by Debbie Okun Hill
Wet Whisper of Rain Pit! Pat! Soft steps beneath darkened sky! I am summer rain drumming, ballet light. Toes and quarter notes tapping on your tent. Can you hear my knock? Wet whispers outside your unscreened flap? Gentle at first, a sputter! Pit! Pat! Then a stutter, a pause, no appreciative applause before resuming my private rain dance: a pirouette over and above your canvas shield. No fiddler on this rooftop! More like wind instruments rustling maple leaves minutes before the storm. My footsteps, now heavier in this orchestrated courtship. Soon I will trombone slide—with nature’s music-- tumble fall from night’s exhaustion down your slope. But first I am balanced: brass trumpets usher out the stars my confidence soars beneath burdened clouds. And you, my friend, dream-drift-turn in your sleep twist thoughts in your sleeping bag, oblivious to my arrival and departure: my waterfall of regrets, pour out to cleanse the moisture lingering on your tent fly. Hours later in the wink of morning, red-breasted robins wake you. The ostrich ferns, a wet lace canopy, stand tall over moss beds drink the spilled water I left behind like a secret message: a rippling reflection mirrored at the edge of your camp site waiting for you to begin again with the fresh scent of a single kiss. My renaissance; this rain barrel recollection of summer.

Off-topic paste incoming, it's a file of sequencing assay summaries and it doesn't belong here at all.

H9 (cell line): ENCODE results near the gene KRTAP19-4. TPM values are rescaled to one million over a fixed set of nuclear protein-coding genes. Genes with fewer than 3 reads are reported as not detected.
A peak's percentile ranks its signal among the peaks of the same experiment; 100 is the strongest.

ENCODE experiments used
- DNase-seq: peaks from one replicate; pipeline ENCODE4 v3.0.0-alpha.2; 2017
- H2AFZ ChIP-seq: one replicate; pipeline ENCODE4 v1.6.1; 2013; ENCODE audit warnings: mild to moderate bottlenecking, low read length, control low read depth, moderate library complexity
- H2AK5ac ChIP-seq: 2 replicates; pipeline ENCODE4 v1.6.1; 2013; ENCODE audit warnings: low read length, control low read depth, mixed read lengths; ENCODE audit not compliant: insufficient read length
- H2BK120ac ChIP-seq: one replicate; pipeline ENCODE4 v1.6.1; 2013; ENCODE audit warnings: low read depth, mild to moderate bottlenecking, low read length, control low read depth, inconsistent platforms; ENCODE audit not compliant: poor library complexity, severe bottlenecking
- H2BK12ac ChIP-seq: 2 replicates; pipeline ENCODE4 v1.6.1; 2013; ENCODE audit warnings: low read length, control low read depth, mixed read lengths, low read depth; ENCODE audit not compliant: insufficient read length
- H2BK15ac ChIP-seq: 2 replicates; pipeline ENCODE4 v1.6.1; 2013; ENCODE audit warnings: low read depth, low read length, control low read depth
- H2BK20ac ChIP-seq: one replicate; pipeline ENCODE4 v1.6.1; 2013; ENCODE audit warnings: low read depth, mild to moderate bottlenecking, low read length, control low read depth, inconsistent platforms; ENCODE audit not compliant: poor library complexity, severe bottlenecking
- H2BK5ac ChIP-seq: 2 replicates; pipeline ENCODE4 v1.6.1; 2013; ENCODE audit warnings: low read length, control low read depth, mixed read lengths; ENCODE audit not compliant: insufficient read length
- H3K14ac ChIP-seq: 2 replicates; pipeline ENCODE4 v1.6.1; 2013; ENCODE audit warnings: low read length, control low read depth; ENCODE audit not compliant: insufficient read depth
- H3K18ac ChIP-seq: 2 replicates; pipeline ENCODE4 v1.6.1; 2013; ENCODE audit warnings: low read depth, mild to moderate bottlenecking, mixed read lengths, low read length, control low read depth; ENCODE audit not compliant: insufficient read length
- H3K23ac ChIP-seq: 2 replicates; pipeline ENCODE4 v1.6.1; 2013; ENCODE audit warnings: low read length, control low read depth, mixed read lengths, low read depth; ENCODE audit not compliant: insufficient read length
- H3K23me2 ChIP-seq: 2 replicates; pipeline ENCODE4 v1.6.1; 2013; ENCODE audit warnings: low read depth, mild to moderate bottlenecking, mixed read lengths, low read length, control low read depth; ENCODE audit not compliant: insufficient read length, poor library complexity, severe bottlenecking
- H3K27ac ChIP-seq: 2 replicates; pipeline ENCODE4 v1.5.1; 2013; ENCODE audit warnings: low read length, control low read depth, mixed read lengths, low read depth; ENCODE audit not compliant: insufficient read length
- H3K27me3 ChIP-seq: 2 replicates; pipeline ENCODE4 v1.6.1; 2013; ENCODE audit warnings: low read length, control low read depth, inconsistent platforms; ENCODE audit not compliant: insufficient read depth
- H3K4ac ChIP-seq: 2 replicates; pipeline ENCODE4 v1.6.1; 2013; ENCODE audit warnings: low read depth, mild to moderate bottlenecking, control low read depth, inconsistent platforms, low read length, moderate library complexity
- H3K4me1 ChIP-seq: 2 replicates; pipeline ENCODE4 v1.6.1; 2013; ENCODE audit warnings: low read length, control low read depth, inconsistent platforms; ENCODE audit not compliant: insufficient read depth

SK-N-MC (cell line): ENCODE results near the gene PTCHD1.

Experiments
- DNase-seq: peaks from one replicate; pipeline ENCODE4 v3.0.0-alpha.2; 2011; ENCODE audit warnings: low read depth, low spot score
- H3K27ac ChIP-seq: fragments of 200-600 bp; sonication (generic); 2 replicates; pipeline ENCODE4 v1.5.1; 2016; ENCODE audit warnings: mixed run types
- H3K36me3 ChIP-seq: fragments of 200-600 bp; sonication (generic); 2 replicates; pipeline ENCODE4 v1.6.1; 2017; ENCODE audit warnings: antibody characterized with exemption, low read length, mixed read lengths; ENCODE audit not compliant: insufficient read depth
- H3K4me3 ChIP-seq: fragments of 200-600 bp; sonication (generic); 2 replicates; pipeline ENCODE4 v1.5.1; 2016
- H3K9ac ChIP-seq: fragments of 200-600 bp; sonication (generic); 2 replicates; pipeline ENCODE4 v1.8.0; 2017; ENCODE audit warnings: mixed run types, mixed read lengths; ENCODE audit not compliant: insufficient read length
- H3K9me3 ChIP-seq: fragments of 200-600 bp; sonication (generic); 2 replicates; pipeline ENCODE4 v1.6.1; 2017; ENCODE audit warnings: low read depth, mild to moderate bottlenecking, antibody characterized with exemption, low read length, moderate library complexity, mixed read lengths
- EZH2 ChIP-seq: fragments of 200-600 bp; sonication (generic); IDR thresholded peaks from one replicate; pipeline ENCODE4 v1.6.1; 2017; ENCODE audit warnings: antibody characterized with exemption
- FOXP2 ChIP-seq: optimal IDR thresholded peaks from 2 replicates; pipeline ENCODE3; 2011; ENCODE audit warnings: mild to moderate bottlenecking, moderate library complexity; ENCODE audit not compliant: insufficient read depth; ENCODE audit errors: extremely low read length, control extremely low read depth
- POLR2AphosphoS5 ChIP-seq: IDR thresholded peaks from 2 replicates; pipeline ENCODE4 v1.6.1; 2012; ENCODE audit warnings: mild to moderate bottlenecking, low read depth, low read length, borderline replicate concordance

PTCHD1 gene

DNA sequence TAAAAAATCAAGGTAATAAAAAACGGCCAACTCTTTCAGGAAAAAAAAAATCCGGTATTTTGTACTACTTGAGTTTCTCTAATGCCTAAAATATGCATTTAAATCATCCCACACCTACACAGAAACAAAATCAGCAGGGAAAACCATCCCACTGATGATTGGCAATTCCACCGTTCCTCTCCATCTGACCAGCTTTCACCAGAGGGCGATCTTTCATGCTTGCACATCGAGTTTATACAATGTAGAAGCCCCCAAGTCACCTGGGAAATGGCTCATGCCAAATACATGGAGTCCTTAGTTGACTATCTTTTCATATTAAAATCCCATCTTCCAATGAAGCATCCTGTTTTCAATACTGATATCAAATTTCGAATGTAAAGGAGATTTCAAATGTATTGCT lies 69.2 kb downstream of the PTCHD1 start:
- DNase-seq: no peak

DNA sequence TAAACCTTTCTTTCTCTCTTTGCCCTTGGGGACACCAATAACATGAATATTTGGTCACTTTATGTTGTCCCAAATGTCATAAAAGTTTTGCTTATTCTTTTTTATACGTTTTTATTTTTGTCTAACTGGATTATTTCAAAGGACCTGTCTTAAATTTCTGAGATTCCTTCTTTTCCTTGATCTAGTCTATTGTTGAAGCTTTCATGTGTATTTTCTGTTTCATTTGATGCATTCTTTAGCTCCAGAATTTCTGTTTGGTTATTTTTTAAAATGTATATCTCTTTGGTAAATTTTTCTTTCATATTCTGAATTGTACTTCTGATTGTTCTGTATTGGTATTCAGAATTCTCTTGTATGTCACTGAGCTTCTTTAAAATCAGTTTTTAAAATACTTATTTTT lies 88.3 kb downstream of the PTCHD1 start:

Judge Anna Yin’s comments:
I like the musical and playful energy in the poem as if the words were dancing like rain.
Debbie Okun Hill is a Canadian poet/blogger with over 450 poems published in Canada, and the US. She has one trade book Tarnished Trophies (Black Moss Press, 2014) and four poetry chapbooks. Follow her literary journey on her blog Kites Without Strings where for over seven years she has posted over 180 features.